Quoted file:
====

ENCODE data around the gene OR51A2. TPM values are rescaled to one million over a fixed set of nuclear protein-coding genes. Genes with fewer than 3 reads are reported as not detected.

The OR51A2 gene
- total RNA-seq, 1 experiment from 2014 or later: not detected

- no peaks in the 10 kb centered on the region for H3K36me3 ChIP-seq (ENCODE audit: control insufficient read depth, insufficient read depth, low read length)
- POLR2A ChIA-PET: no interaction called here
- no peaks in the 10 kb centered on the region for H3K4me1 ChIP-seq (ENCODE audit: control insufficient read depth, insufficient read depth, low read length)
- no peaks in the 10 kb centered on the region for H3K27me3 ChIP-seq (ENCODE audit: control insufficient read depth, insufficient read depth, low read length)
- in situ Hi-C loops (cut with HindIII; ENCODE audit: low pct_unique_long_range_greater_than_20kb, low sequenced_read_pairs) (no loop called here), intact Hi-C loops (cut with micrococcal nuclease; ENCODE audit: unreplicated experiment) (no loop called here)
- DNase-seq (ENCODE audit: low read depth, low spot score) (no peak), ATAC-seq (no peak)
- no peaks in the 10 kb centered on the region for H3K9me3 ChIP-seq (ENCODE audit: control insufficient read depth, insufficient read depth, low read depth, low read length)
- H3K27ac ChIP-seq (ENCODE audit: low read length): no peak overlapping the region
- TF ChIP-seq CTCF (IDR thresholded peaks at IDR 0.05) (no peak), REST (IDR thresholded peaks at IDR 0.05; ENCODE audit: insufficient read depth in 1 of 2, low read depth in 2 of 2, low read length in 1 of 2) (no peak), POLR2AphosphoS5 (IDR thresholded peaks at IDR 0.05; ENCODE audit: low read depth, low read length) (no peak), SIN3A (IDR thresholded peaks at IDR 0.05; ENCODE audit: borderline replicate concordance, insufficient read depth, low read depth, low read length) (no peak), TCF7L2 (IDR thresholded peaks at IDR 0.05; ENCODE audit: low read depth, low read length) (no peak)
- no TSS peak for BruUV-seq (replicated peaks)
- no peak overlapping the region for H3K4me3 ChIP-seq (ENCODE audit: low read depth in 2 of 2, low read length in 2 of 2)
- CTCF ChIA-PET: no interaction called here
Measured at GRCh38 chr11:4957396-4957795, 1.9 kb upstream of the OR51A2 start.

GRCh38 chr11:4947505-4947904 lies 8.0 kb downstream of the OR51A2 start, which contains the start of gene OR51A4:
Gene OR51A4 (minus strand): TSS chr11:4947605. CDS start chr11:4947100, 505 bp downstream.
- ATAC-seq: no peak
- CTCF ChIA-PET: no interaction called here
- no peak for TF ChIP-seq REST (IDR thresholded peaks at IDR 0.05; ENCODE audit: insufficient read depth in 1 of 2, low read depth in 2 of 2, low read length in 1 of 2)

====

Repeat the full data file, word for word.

ENCODE data around the gene OR51A2. TPM values are rescaled to one million over a fixed set of nuclear protein-coding genes. Genes with fewer than 3 reads are reported as not detected.

The OR51A2 gene
- total RNA-seq, 1 experiment from 2014 or later: not detected

- no peaks in the 10 kb centered on the region for H3K36me3 ChIP-seq (ENCODE audit: control insufficient read depth, insufficient read depth, low read length)
- POLR2A ChIA-PET: no interaction called here
- no peaks in the 10 kb centered on the region for H3K4me1 ChIP-seq (ENCODE audit: control insufficient read depth, insufficient read depth, low read length)
- no peaks in the 10 kb centered on the region for H3K27me3 ChIP-seq (ENCODE audit: control insufficient read depth, insufficient read depth, low read length)
- in situ Hi-C loops (cut with HindIII; ENCODE audit: low pct_unique_long_range_greater_than_20kb, low sequenced_read_pairs) (no loop called here), intact Hi-C loops (cut with micrococcal nuclease; ENCODE audit: unreplicated experiment) (no loop called here)
- DNase-seq (ENCODE audit: low read depth, low spot score) (no peak), ATAC-seq (no peak)
- no peaks in the 10 kb centered on the region for H3K9me3 ChIP-seq (ENCODE audit: control insufficient read depth, insufficient read depth, low read depth, low read length)
- H3K27ac ChIP-seq (ENCODE audit: low read length): no peak overlapping the region
- TF ChIP-seq CTCF (IDR thresholded peaks at IDR 0.05) (no peak), REST (IDR thresholded peaks at IDR 0.05; ENCODE audit: insufficient read depth in 1 of 2, low read depth in 2 of 2, low read length in 1 of 2) (no peak), POLR2AphosphoS5 (IDR thresholded peaks at IDR 0.05; ENCODE audit: low read depth, low read length) (no peak), SIN3A (IDR thresholded peaks at IDR 0.05; ENCODE audit: borderline replicate concordance, insufficient read depth, low read depth, low read length) (no peak), TCF7L2 (IDR thresholded peaks at IDR 0.05; ENCODE audit: low read depth, low read length) (no peak)
- no TSS peak for BruUV-seq (replicated peaks)
- no peak overlapping the region for H3K4me3 ChIP-seq (ENCODE audit: low read depth in 2 of 2, low read length in 2 of 2)
- CTCF ChIA-PET: no interaction called here
Measured at GRCh38 chr11:4957396-4957795, 1.9 kb upstream of the OR51A2 start.

GRCh38 chr11:4947505-4947904 lies 8.0 kb downstream of the OR51A2 start, which contains the start of gene OR51A4:
Gene OR51A4 (minus strand): TSS chr11:4947605. CDS start chr11:4947100, 505 bp downstream.
- ATAC-seq: no peak
- CTCF ChIA-PET: no interaction called here
- no peak for TF ChIP-seq REST (IDR thresholded peaks at IDR 0.05; ENCODE audit: insufficient read depth in 1 of 2, low read depth in 2 of 2, low read length in 1 of 2)